Cooking-up your contracts using ‘boilerplates’


“BOILERPLATE” provisions refer to template provisions or “one-size-fits-all” clauses usually found at the end of most contracts. Because they are so-common, these provisions are often taken for granted especially by lawyers. To the perceptive eye however, boilerplate provisions should be considered as gems in a contract because they complete not only the aesthetic value, but more importantly the legal dimension and efficacy of a contract.

Typical boilerplate provisions are clauses on force majeure, assignments, governing law, arbitration, and the like. They should be incorporated in your contracts sparingly, and with the caveat that it is always best to consult a legal professional for advice.

Force Majeure — This clause essentially means that if any “uncontrollable” circumstance causes a party to violate or breach the contract, such violation shall not be considered as breach of contract.

Representations and warranties. It goes something like “The parties acknowledge that this Agreement expresses their entire understanding and agreement, and that there have been no warranties, representations….” This clause provides that any promises or agreements not contained in the contract are deemed to have been disregarded and only those contained in the contract are considered as binding.

Separability Clause. This clause states that if a portion of the agreement is void, only such portion is invalid and not the entire contract. This is actually a surplusage in Philippine law because the rule on separability of provisions applies, with or without the boilerplate. However, it is inserted in most contracts as a matter of custom, or perhaps “just to be sure.”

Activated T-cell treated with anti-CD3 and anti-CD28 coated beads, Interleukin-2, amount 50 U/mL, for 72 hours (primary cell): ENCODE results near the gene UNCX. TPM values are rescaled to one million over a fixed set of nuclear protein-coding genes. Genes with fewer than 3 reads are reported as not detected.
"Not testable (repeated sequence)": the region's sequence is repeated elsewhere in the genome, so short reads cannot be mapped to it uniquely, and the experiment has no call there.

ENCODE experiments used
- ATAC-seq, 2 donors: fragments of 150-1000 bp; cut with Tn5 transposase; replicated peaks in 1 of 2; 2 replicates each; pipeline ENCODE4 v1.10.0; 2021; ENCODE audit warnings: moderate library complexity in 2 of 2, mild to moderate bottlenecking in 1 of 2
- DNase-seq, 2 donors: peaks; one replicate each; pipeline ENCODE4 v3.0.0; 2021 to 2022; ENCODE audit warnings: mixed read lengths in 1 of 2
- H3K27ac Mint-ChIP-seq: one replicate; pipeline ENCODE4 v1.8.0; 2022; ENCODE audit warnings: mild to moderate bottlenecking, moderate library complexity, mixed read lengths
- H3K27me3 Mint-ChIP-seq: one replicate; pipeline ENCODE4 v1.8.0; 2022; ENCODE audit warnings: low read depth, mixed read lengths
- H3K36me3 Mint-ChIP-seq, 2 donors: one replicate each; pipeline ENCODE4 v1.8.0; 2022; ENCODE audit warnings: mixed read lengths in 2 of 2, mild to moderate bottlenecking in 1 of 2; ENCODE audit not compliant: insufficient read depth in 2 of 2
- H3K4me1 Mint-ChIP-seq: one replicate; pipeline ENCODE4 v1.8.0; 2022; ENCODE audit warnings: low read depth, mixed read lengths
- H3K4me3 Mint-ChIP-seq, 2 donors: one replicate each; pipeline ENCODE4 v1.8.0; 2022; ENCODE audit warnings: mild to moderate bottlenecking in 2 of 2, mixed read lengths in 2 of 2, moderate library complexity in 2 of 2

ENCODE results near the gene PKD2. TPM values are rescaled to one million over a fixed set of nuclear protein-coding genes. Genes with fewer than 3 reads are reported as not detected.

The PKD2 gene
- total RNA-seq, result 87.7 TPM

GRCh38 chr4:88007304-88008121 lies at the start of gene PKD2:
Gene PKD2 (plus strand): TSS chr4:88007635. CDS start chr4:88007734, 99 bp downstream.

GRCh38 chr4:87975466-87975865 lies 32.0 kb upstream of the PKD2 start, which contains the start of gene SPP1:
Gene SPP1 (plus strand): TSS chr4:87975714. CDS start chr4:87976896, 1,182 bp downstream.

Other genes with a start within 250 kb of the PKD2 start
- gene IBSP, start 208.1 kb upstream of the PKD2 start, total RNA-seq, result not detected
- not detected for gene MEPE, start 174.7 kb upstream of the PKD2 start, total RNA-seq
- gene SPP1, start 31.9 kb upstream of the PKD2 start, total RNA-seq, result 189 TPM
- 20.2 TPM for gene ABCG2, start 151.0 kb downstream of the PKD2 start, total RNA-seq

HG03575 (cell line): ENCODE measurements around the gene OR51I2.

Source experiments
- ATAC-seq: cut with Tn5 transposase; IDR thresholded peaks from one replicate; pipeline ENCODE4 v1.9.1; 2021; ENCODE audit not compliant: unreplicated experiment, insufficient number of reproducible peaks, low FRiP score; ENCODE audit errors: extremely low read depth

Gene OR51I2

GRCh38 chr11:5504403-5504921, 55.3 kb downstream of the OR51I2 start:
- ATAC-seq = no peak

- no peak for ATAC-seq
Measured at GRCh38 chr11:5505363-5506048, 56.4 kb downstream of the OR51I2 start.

Counterparts. This is especially helpful where both parties come from different countries. The contracting parties no longer need to be at one place to sign the contract, because through this clause, a signature of one party in a signed faxed copy is also deemed an original and both the faxed and original copies are constituted as the same document.

Warranties. This clause goes something like “If either party is a corporation, each person… warrants that such party is duly formed… that each person…is duly authorized to execute, acknowledge and deliver the Agreement to the other party.” Make sure you have this clause, especially when dealing with corporations. This will give an additional measure of protection that the other party you are signing with is actually an authorized signatory.

Venue and Governing Law. The governing law clause is essential only where the contract will involve parties from various countries. The venue clause, however, is important because it determines where a suit arising from the contract will be filed. It is suggested that the venue clause be designated to the place of office of your lawyer, as proximity to the venue of the case always lessens legal costs and expenses.

Transferability. Since some contracts involve personal obligations which cannot be performed by another person, the existence of a transferability clause in a contract allows successors and those who “step in the shoes” of the other party to carry out the contractual obligations.

The succeeding articles will showcase the other “must have” boilerplate provisions, to make sure that your contracts are air-tight.
(Atty. Krisanto Karlo Nicolas is a founding partner of Nicolas & De Vega Law Offices located at Unit 101 One Primrose Place 663 Boni Avenue, Mandaluyong City, Metro Manila. He practices corporate law, franchise law, intellectual property law and litigation. He graduated from the Ateneo de Manila School of Law with honors. You may contact him at


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